Auto correlation is a characteristic of data which shows the degree of similarity between the values of the same variables over successive time intervals. This post explains what autocorrelation is, types of autocorrelation - positive and negative autocorrelation, as well as how to diagnose and test for auto correlation.
When you have a series of numbers, and there is a pattern such that values in the series can be predicted based on preceding values in the series, the series of numbers is said to exhibit autocorrelation. This is also known as serial correlation and serial dependence. The existence of autocorrelation in the residuals of a model is a sign that the model may be unsound. Autocorrelation is diagnosed using a correlogram (ACF plot) and can be tested using the Durbin-Watson test.
The auto part of autocorrelation is from the Greek word for self, and autocorrelation means data that is correlated with itself, as opposed to being correlated with some other data. Consider the nine values of Y below. The column to the right shows the last eight of these values, moved “up” one row, with the first value deleted. When we correlate these two columns of data, excluding the last observation that has missing values, the correlation is 0.64. This means that the data is correlated with itself (i.e., we have autocorrelation/serial correlation).
Positive and negative autocorrelation
The example above shows positive first-order autocorrelation, where first order indicates that observations that are one apart are correlated, and positive means that the correlation between the observations is positive. When data exhibiting positive first-order correlation is plotted, the points appear in a smooth snake-like curve, as on the left. With negative first-order correlation, the points form a zigzag pattern if connected, as shown on the right.
Diagnosing autocorrelation using a correlogram
A correlogram shows the correlation of a series of data with itself; it is also known as an autocorrelation plot and an ACF plot. The correlogram is for the data shown above. The lag refers to the order of correlation. We can see in this plot that at lag 0, the correlation is 1, as the data is correlated with itself. At a lag of 1, the correlation is shown as being around 0.5 (this is different to the correlation computed above, as the correlogram uses a slightly different formula). We can also see that we have negative correlations when the points are 3, 4, and 5 apart.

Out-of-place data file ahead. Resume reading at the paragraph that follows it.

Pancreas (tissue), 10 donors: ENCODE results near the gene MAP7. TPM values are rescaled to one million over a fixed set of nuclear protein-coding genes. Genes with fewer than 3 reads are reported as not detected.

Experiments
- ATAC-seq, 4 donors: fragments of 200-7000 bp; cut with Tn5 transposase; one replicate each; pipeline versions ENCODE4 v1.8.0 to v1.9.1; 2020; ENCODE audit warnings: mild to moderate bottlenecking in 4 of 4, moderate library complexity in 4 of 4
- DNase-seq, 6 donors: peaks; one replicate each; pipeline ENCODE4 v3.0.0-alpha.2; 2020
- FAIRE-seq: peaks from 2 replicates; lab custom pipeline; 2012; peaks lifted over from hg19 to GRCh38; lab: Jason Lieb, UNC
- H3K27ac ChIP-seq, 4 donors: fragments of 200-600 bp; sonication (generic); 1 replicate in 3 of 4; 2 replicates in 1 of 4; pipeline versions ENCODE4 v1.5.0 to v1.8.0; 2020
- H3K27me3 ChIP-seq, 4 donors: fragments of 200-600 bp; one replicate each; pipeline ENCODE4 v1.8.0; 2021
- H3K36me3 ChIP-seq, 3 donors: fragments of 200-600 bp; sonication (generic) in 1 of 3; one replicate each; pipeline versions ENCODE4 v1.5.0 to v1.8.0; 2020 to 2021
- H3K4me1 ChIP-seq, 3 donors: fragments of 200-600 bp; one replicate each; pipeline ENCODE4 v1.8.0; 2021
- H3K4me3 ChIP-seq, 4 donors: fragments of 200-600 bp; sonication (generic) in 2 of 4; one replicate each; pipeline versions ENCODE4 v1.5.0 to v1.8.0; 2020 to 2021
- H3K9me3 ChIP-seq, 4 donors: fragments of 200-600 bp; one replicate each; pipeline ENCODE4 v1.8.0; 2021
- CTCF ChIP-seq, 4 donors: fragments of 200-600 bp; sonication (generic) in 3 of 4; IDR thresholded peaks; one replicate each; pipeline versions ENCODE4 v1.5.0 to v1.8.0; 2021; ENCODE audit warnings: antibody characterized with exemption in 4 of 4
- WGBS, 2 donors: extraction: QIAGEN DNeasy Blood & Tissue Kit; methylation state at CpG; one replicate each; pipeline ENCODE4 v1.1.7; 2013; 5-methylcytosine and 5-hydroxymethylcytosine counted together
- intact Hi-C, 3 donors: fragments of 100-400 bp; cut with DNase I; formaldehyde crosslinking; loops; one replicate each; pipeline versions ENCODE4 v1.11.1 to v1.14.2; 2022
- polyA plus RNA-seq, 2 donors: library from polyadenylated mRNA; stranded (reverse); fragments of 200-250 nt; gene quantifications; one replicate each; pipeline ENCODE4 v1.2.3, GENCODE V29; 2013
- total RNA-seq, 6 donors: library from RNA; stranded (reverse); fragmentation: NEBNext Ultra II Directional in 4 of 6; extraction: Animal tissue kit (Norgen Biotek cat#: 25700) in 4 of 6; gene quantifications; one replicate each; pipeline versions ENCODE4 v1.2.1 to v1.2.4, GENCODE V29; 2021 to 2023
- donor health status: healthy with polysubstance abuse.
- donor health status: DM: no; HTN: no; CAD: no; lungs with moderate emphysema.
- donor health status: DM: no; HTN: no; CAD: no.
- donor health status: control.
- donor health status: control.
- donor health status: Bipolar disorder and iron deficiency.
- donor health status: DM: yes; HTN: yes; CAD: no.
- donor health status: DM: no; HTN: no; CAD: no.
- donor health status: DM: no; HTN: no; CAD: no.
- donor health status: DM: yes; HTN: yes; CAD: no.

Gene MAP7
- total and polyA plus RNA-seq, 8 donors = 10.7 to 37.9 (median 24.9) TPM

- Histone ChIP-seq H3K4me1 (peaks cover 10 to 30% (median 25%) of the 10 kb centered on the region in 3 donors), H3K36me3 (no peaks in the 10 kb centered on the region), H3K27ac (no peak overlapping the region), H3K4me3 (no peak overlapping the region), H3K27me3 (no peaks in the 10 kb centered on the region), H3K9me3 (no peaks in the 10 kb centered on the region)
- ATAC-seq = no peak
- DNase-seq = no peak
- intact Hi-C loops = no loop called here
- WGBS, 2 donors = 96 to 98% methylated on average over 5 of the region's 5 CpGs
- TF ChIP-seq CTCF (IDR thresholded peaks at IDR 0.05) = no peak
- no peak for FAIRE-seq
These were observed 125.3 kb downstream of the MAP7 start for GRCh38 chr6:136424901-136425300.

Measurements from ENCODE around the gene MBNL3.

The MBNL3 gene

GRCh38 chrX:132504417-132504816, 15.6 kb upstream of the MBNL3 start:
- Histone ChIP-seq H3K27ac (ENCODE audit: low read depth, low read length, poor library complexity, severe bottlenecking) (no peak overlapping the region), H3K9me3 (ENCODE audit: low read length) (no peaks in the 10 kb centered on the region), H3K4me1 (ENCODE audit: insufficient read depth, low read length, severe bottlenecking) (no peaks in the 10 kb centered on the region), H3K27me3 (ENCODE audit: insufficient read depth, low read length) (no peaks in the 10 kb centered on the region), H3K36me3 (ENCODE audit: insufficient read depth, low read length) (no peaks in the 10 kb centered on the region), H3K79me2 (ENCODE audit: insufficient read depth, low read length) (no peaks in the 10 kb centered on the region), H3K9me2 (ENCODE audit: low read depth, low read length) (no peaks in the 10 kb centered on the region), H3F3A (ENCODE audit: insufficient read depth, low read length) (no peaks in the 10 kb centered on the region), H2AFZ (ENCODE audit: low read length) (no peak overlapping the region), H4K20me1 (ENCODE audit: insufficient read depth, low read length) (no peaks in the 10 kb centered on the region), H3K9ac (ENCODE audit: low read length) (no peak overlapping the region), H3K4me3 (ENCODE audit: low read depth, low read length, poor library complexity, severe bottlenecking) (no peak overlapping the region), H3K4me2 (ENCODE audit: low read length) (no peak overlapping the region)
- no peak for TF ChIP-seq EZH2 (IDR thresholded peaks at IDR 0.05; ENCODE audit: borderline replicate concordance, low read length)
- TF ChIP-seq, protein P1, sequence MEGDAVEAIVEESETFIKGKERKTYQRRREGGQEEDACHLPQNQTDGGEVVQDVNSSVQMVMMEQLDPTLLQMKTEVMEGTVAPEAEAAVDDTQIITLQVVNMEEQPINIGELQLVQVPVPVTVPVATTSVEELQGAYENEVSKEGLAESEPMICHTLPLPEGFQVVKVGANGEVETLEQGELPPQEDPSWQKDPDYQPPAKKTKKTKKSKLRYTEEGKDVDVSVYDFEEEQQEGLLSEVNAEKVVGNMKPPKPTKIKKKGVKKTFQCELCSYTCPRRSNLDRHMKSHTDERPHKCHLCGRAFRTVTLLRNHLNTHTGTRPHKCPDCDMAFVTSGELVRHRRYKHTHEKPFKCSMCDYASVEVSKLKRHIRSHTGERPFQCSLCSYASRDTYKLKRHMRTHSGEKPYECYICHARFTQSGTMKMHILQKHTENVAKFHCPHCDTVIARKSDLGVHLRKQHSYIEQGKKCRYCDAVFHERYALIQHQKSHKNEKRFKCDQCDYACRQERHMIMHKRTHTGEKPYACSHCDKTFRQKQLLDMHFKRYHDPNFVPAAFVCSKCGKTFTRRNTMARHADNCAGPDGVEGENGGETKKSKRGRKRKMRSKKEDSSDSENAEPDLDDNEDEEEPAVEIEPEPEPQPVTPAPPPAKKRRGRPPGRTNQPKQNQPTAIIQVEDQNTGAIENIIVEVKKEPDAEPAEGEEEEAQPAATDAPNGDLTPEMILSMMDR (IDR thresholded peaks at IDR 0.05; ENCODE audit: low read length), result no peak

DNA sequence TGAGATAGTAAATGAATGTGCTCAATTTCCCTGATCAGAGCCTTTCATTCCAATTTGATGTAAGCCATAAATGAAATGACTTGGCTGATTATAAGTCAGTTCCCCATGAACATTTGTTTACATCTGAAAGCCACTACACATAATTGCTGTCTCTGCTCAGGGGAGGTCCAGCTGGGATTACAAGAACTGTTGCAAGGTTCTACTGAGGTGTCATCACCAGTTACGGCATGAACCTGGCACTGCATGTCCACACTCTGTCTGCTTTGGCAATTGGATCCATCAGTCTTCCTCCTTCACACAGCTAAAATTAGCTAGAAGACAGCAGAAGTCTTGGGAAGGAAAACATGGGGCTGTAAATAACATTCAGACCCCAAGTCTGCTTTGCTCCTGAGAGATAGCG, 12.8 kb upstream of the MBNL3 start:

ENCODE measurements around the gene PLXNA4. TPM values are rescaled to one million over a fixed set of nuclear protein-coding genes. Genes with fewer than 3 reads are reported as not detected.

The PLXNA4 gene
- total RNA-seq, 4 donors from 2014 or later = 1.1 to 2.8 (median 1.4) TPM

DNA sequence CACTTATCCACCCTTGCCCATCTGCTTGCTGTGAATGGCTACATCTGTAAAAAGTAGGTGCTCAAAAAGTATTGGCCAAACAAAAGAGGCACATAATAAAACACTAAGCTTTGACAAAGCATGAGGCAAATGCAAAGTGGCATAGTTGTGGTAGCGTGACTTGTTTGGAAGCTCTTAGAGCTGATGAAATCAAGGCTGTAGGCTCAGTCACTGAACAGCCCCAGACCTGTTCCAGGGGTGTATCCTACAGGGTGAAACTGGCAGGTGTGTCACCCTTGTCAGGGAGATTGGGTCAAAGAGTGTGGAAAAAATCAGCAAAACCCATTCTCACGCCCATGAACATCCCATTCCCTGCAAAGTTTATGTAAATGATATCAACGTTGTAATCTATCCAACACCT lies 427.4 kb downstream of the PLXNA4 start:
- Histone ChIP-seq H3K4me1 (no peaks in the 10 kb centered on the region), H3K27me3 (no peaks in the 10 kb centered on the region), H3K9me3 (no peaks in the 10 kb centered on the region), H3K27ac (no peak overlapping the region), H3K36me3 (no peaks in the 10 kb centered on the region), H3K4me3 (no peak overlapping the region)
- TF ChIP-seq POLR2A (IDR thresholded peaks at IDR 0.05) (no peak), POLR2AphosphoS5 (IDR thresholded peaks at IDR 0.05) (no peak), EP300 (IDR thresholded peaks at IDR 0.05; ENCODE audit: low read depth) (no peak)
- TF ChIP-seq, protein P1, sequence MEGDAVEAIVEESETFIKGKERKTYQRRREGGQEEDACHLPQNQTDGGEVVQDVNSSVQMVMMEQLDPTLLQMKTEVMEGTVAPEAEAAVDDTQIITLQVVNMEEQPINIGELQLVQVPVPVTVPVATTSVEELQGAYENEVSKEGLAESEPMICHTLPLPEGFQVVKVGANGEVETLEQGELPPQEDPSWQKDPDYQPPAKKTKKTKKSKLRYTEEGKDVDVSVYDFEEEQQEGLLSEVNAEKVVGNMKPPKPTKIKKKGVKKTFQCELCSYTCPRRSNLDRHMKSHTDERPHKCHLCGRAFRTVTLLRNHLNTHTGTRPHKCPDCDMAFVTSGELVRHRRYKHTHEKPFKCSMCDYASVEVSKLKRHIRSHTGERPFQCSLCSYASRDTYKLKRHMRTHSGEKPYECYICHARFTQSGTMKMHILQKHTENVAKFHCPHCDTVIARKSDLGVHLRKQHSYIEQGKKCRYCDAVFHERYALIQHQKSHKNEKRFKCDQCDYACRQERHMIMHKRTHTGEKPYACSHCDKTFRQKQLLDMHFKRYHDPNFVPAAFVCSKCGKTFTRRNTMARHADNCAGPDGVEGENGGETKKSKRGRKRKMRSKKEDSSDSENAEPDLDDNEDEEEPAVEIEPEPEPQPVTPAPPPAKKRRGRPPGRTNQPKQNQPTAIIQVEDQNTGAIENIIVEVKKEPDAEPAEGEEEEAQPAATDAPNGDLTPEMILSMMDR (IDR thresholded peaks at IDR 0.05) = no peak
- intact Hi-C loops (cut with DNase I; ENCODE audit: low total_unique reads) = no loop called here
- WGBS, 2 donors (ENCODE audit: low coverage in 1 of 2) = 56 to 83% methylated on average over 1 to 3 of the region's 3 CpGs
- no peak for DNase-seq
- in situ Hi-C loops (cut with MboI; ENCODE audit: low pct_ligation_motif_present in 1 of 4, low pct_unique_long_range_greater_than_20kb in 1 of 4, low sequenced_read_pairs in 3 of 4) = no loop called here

Testing for autocorrelation
Sampling error alone means that we will typically see some autocorrelation in any data set, so a statistical test is required to rule out the possibility that sampling error is causing the autocorrelation. The standard test for this is the Durbin-Watson test. This test only explicitly tests first order correlation, but in practice it tends to detect most common forms of autocorrelation as most forms of autocorrelation exhibit some degree of first order correlation.
The implications of autocorrelation
When autocorrelation is detected in the residuals from a model, it suggests that the model is misspecified (i.e., in some sense wrong). A cause is that some key variable or variables are missing from the model. Where the data has been collected across space or time, and the model does not explicitly account for this, autocorrelation is likely. For example, if a weather model is wrong in one suburb, it will likely be wrong in the same way in a neighboring suburb. The fix is to either include the missing variables, or explicitly model the autocorrelation (e.g., using an ARIMA model).
The existence of autocorrelation means that computed standard errors, and consequently p-values, are misleading.